Bishop Price, if you are working to end an atmosphere of suspicion, you are shooting yourself in the foot.  I suggest you consider leading by example.  Try to see the best in your nearest ecclesiastical neighbors and stop qualifying your compliments.  If you want to end suspicions among your own flock, stop describing their former colleagues and life-long friends with qualifiers.  If things have been cordial, simply say so.  We, in return, will strive to offer you the same dignity and good will.

Finally to my friends in TEC, please know that the one matter on which your bishop was most grievously wrong was this one:

“What this has revealed is that while there is lingering anger, hurt, and tension generated by the losses this diocese suffered in 2008, not the least of which are losses of friendships and long-standing relationships…”  He’s right that there’s been a lot of loss.   But anger comes from passion, hurt comes from caring.  We, many years ago, agreed to give one another the power to hurt us by being vulnerable, by caring for one another.  In unspoken agreement, we submitted our hearts to one another in friendship.  And as far as I am concerned, those friendships and long-standing relationships are far from lost.  In fact many are strengthened, as only disagreement can reassure friends that their relationship goes beyond the surface.  And like a bone grows back stronger in the place where it was broken, only friends who have given and received forgiveness and shared the agony of a sincere reconciliation can truly share the strongest bond.    I may not see many of you as often as I used to, but friendship is one thing that must not be lost to lawsuits, divisions, and the opinions of bishops.

(For the curious: the rest of Bishop Price’s remarks are here: http://www.episcopalpgh.org/2010-price-convention/)


  1. Thank you for sharing your thoughts - they echo mine exactly only you are far more articulate and graceful than I am. Bp Price's remarks, couled with Jim Shoucair defeat by Leslie Reimer for SC do not bode well for us.

    The winner-take-all crowd as opposed to those who wish for a peacefully negociated settlement seem to be in the ascendancy.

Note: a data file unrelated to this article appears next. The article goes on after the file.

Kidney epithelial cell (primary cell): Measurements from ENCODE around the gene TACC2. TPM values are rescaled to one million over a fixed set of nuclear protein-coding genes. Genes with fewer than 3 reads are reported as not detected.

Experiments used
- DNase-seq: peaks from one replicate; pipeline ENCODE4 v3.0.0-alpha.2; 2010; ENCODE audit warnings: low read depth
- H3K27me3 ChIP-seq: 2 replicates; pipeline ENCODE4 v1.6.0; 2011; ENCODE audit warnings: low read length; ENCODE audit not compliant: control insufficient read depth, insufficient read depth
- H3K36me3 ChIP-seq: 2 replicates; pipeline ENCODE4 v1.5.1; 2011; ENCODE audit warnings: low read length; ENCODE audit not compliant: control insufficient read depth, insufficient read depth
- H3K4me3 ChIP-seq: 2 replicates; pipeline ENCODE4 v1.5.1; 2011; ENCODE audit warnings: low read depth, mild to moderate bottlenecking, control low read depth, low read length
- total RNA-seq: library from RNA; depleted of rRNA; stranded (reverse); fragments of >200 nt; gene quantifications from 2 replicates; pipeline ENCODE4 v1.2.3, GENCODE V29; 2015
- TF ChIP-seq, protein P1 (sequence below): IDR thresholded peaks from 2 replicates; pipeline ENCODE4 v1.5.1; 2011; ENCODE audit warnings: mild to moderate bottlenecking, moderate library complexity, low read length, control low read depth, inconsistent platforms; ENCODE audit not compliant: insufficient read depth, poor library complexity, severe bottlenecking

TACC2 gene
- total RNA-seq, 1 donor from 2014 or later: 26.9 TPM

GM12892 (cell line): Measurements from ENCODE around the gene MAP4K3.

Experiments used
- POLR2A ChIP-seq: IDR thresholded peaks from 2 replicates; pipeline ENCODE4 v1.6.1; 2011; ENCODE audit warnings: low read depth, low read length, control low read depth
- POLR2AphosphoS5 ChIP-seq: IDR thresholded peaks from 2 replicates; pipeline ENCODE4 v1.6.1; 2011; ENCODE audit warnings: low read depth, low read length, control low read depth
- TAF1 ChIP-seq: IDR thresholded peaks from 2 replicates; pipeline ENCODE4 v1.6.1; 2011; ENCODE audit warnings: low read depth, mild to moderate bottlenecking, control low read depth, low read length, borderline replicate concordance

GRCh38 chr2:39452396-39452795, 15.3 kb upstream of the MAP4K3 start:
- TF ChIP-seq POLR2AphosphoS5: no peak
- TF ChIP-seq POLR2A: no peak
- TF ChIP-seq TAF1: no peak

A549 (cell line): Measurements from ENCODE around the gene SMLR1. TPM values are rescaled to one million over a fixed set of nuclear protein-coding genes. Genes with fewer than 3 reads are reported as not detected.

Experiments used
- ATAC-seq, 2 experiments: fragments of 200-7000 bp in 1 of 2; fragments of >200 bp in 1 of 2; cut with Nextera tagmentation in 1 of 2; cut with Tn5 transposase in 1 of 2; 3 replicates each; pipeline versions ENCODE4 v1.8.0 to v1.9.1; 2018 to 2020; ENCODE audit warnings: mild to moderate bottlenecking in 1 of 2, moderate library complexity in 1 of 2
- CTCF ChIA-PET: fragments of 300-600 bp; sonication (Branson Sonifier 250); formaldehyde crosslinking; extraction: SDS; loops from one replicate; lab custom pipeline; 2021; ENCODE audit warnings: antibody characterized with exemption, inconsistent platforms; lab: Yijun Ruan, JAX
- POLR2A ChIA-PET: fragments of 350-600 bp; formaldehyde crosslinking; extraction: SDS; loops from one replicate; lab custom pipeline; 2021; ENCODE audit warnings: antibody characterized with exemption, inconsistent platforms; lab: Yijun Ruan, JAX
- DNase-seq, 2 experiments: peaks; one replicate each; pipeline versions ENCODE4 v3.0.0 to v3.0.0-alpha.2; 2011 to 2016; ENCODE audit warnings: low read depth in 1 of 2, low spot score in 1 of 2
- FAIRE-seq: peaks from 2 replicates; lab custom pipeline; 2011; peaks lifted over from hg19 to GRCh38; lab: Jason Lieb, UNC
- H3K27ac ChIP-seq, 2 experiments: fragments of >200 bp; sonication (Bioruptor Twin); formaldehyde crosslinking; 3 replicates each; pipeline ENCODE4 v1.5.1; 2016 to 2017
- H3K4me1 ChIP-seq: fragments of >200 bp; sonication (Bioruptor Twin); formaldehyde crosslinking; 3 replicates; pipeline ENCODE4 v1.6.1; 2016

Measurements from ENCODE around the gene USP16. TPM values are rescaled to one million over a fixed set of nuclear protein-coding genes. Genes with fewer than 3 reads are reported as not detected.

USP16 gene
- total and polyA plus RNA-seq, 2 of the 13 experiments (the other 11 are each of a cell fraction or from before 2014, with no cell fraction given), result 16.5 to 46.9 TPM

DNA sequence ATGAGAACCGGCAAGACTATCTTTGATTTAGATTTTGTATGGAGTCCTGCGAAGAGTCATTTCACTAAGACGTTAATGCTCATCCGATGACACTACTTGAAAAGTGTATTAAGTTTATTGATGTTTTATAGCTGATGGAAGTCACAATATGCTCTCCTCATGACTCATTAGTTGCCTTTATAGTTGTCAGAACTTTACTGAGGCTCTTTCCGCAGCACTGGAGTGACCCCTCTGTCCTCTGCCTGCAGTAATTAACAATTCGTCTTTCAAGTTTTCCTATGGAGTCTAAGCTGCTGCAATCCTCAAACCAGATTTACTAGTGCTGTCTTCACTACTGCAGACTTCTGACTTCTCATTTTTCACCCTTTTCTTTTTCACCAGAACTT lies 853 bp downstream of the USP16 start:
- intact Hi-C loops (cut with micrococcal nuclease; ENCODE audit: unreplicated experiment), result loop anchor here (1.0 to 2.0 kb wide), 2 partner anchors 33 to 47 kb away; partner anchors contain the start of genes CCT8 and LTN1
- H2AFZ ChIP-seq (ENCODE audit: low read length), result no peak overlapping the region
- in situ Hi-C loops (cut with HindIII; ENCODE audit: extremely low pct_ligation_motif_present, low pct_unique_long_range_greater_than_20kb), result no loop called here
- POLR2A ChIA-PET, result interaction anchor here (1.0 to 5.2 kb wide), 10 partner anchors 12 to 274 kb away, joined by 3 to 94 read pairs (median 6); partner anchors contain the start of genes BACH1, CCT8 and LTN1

Sadly those beleivers who allowed institutional loyalty trump gospel truth will be consumed in the outcome. Light and Darkness cannot co-exist.

  2. Thank you Tara. Just to say that over the past year for us in the TEC diocese Bishop Price has shown himself to be a good and decent man, a caring pastor, and most importantly someone who loves Jesus Christ and the ministry of Christ's Church. I also took in an uncomfortable breath at the points of his convention address that you highlight here. There is as you know, and as David suggests, such a wide spectrum in our diocese, and I suspect it's easy for many folks to get kind of swept up in whatever current seems to be running by at the moment. I think it's probably the case that the legal actions arising from the 2005 Stipulation settling the Calvary litigation have been inevitable, and it makes sense that both dioceses feel compelled to follow the logic of their actions out in this venue. But the whole business from start to finish is nothing more or less than sinful, and we should be attending to our necessary actions with tears, not celebrations. Bless you, your family, your life, your good ministry. And much love always.

  3. Bruce, you nailed it. It is very easy to get swept up in whatever current is predominate. That's part of the human condition. And in this environment, in which the predominating currents on each side have had both victories and losses, it is easy to feed either native optimism or pessimism and still go with the flow. I can't say I was at all pleased to see the TEC diocese setting aside a record amount of money for lawsuits in the coming year and as I noted, I found Bp. Price's words a bit disturbing. But at the same time, the very reason I check the TEC website from time to time, is that it still gives me joy to see good folks elected to positions of leadership, to see the names of my friends honored.

    I've been writing more about TEC, probably because it's convention season, than usual. Honestly, I don't like writing about TEC often because I don't like the place where that tends to lead my thoughts. Having friends, real and loved people, on "the other side" does check against vilifying those with whom we struggle.